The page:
5 collector cars to put in your garage this week
Designed by Stabilimenti Farina, built by Facel, and incorporating Ford technology, the Ford Comète was the brainchild of the American manufacturer’s French subsidiary in the early 1950s — hence why it doesn’t look like the usual Detroit barges from the same period. While around 3,000 were built between 1951 and 1954, just a handful of drop-top examples were produced. Consequently, the owner of this Comète elected to carry out a conversion on a coupé — and the result is spectacular.
Would you believe us if we told you that for the same price as a new BMW M6, you could buy a modern Lamborghini with a V12 engine, a proper manual gearbox, and styling more akin to a spaceship than a supercar? Well, if you can stomach the no-doubt eye-watering maintenance bills, this menacing black-on-black 2004 Lamborghini Murciélago currently for sale in Belgium is proof. Are you brave enough?
Marvellous Rosso Monza!
Every so often we spot a car in the Classic Driver Market that we really couldn’t have specified any better ourselves — a machine that is a true credit to its original owner. This Ferrari 599 GTO is one such example. It’s a known fact that Ferrari V12s look best in darker, more understated shades, but we hadn’t expected this hue — titled Rosso Monza — to work quite so well. Chuck in a chocolate-coloured leather and Alcantara interior, a smattering of carbon fibre, and a contrasting matte black roof, mirrors, and wheels, and you’ve got the best looking modern Gran Turismo Omologato we’ve ever clapped eyes on.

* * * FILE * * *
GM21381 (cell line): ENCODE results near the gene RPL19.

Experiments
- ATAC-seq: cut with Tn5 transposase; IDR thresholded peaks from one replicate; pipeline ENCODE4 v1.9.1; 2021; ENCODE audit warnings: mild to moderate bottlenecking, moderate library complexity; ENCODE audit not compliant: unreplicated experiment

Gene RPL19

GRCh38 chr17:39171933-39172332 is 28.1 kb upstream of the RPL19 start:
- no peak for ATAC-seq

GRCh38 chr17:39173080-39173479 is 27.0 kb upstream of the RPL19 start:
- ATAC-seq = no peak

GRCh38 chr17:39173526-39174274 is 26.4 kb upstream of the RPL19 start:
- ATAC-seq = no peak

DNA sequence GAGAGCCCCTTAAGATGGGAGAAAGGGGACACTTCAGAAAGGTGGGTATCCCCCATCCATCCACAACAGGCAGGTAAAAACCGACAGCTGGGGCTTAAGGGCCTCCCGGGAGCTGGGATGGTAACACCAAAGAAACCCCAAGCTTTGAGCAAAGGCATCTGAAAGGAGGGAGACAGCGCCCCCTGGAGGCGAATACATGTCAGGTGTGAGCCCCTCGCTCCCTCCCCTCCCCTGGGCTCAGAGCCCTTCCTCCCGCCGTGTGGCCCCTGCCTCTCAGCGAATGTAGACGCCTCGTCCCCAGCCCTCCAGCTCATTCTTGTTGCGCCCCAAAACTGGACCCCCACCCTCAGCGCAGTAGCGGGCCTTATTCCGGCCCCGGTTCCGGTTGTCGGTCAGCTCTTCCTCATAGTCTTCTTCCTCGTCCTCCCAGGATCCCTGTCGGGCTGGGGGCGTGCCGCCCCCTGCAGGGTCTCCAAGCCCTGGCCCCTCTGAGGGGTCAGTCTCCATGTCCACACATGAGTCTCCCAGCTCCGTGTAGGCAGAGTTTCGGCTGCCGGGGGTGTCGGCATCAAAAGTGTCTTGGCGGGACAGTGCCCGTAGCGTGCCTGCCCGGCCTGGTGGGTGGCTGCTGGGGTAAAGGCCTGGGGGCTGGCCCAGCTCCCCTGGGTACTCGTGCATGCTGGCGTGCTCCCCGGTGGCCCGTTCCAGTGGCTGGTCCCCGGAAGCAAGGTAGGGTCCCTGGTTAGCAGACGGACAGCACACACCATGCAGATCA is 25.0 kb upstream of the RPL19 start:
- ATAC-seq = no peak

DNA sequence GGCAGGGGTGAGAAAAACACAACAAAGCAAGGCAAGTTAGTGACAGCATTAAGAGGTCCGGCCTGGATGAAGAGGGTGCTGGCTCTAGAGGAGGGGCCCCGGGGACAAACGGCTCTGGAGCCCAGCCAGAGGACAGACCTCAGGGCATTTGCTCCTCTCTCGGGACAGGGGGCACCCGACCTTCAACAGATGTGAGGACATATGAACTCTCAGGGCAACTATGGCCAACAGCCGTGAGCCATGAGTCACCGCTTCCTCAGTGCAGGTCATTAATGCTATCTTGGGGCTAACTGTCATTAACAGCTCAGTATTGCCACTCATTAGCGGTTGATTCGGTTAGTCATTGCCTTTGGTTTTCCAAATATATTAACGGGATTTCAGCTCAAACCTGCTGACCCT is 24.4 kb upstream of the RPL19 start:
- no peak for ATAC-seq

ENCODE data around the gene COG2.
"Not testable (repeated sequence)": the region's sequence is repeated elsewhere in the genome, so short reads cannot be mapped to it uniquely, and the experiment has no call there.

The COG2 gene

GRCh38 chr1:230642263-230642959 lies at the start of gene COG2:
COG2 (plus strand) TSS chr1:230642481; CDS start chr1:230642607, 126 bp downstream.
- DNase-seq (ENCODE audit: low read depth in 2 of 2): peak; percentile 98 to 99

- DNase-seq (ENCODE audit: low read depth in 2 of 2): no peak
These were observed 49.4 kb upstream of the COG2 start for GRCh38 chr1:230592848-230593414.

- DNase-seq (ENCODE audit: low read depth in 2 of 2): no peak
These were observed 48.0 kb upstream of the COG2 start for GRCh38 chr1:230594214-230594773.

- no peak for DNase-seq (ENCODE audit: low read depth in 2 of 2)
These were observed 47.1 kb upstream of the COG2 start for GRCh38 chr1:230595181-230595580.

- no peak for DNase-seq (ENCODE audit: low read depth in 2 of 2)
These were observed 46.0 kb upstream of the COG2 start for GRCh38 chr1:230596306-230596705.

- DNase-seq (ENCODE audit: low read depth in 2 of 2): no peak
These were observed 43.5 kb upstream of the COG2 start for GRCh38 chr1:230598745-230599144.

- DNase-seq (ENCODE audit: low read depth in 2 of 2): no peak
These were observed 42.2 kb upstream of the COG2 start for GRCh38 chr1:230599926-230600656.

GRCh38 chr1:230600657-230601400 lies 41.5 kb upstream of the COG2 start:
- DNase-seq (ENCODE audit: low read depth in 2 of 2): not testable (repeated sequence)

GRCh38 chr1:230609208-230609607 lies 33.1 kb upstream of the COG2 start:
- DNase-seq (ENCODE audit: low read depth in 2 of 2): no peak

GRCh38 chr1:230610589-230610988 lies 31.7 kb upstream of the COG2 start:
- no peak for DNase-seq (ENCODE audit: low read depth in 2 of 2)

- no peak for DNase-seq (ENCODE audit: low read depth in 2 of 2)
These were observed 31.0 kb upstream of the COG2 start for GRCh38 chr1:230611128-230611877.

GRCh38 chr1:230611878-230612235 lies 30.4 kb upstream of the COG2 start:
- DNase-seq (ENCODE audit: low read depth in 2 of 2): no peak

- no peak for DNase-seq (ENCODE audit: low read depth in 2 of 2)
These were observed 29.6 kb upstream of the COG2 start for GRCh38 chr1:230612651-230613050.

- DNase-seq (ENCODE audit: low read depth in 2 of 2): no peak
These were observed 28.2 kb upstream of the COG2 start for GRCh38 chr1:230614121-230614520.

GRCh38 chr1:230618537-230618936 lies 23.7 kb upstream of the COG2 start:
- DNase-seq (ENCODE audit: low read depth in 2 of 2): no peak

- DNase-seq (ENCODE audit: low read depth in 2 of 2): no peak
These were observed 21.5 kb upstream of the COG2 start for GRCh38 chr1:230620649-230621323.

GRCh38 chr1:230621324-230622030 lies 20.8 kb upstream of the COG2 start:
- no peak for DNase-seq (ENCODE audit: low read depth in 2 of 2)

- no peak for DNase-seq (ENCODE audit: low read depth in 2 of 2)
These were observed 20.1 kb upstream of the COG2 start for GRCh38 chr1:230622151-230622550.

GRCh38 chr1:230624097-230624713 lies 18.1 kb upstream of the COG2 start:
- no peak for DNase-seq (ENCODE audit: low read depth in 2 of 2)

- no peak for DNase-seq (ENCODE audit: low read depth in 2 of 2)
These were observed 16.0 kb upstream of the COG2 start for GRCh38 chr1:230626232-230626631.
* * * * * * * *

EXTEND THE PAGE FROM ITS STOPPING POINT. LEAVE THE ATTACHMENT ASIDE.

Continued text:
‘Simplify, then add lightness’
Embodying Colin Chapman’s ‘simplify, then add lightness’ mantra, the Lotus 15 was intended to pick up where the mightily successful Eleven left off. The third of 15 built, chassis number 603 was initially campaigned by the Works and driven by, among others, Graham Hill. It also boasts the distinction of being the very first Lotus 15 to win a race, at the 1958 Daily Express Trophy Meeting at Silverstone. Later in its life, the little Lotus was fitted with a 3.5-litre Buick V8 — that must’ve been a handful, to say the least!
You know who I am?
Mildly resembling the Zagato-bodied Alfa Romeo Junior Z, the Matra Bagheera was a genuinely innovative sports car, featuring three-abreast seating, a steel spaceframe, and a mid-mounted engine. It was also genuinely named after the panther in the Jungle Book! This Simca-built example from 1977 is the rarer ‘S’ model, and if the advert is to be believed, it’s as fun to drive as a go-kart.